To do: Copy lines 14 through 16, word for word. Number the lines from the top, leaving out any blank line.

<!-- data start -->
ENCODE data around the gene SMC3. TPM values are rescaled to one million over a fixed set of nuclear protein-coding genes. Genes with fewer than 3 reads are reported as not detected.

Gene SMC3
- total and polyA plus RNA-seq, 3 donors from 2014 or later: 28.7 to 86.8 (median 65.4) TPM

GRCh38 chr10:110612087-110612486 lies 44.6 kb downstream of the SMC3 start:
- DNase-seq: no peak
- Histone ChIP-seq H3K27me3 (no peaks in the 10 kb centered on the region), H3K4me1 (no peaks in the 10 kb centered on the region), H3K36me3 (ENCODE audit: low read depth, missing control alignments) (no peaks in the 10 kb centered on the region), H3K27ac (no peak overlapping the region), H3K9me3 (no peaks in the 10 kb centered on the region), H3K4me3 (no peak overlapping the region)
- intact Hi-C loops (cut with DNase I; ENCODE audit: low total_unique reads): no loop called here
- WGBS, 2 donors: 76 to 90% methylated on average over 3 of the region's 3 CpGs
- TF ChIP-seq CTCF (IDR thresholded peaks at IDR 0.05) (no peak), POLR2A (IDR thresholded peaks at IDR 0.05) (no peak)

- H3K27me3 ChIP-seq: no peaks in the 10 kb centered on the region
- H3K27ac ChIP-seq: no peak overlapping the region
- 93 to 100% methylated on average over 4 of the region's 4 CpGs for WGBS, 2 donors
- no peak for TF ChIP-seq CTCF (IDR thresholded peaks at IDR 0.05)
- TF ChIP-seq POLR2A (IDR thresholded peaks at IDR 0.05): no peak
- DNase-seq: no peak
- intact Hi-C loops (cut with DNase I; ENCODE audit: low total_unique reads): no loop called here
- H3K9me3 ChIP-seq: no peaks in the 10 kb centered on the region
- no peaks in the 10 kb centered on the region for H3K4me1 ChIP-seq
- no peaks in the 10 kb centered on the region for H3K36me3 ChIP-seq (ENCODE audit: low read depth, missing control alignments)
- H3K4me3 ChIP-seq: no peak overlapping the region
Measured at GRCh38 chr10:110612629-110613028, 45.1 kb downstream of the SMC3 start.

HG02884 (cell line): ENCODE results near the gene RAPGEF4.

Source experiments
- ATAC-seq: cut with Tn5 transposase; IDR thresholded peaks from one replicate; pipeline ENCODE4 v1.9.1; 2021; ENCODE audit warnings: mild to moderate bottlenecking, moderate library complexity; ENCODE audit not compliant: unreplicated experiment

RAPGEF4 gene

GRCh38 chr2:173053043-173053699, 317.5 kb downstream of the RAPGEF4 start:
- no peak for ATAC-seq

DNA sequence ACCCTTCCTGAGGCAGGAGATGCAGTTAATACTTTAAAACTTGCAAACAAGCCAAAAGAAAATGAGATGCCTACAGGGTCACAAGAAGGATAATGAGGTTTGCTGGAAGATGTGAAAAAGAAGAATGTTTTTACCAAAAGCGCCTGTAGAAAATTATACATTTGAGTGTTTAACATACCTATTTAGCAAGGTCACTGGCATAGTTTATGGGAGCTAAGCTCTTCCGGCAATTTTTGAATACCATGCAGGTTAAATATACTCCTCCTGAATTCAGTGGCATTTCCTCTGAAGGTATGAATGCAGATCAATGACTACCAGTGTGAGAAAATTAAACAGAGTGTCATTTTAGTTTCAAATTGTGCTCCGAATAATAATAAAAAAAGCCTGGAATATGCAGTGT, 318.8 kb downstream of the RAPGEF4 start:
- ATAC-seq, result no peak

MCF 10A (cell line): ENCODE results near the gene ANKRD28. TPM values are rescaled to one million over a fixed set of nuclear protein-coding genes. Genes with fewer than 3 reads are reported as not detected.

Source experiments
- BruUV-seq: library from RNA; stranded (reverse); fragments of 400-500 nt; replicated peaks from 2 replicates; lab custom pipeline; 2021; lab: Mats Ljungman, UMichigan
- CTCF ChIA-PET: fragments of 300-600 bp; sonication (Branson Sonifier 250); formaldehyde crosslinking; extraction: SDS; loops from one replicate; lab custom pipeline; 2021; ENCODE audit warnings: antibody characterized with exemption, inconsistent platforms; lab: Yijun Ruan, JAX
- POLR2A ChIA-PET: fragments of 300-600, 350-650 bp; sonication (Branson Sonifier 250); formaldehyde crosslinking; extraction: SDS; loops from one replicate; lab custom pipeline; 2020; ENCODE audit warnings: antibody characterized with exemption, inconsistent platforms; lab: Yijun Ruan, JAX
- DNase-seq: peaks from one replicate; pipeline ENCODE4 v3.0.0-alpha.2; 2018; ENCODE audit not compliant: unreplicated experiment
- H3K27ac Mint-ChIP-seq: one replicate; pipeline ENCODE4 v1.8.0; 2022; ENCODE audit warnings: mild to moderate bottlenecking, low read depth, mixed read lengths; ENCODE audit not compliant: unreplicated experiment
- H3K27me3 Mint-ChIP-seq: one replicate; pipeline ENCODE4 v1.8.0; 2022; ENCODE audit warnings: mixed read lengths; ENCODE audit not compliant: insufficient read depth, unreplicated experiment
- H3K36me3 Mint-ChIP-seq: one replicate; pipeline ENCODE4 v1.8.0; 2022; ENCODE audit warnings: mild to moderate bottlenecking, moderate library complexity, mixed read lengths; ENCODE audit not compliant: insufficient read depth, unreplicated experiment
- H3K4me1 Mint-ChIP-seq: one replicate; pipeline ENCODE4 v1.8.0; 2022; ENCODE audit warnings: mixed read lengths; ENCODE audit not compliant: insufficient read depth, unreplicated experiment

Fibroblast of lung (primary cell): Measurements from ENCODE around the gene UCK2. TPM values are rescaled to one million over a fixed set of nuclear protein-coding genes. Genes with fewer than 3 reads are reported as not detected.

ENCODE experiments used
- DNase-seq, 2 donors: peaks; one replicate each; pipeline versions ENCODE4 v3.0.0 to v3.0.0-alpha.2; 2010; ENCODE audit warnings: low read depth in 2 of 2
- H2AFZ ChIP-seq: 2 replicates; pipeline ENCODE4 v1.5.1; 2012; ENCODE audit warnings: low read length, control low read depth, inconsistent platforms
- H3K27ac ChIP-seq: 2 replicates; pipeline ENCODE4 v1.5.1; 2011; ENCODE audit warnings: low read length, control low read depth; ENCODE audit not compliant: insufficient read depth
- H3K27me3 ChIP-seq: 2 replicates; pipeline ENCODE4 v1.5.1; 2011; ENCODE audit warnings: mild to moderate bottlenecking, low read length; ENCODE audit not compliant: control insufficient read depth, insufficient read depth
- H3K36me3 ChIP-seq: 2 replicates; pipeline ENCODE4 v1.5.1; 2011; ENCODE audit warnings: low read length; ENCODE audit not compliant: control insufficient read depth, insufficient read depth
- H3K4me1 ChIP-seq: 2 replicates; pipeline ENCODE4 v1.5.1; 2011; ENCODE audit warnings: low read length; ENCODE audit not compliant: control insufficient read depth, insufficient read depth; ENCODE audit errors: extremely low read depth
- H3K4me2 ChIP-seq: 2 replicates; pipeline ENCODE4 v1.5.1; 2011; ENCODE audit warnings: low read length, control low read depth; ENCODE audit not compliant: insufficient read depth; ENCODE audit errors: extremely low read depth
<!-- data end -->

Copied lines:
- TF ChIP-seq POLR2A (IDR thresholded peaks at IDR 0.05): no peak
- DNase-seq: no peak
- intact Hi-C loops (cut with DNase I; ENCODE audit: low total_unique reads): no loop called here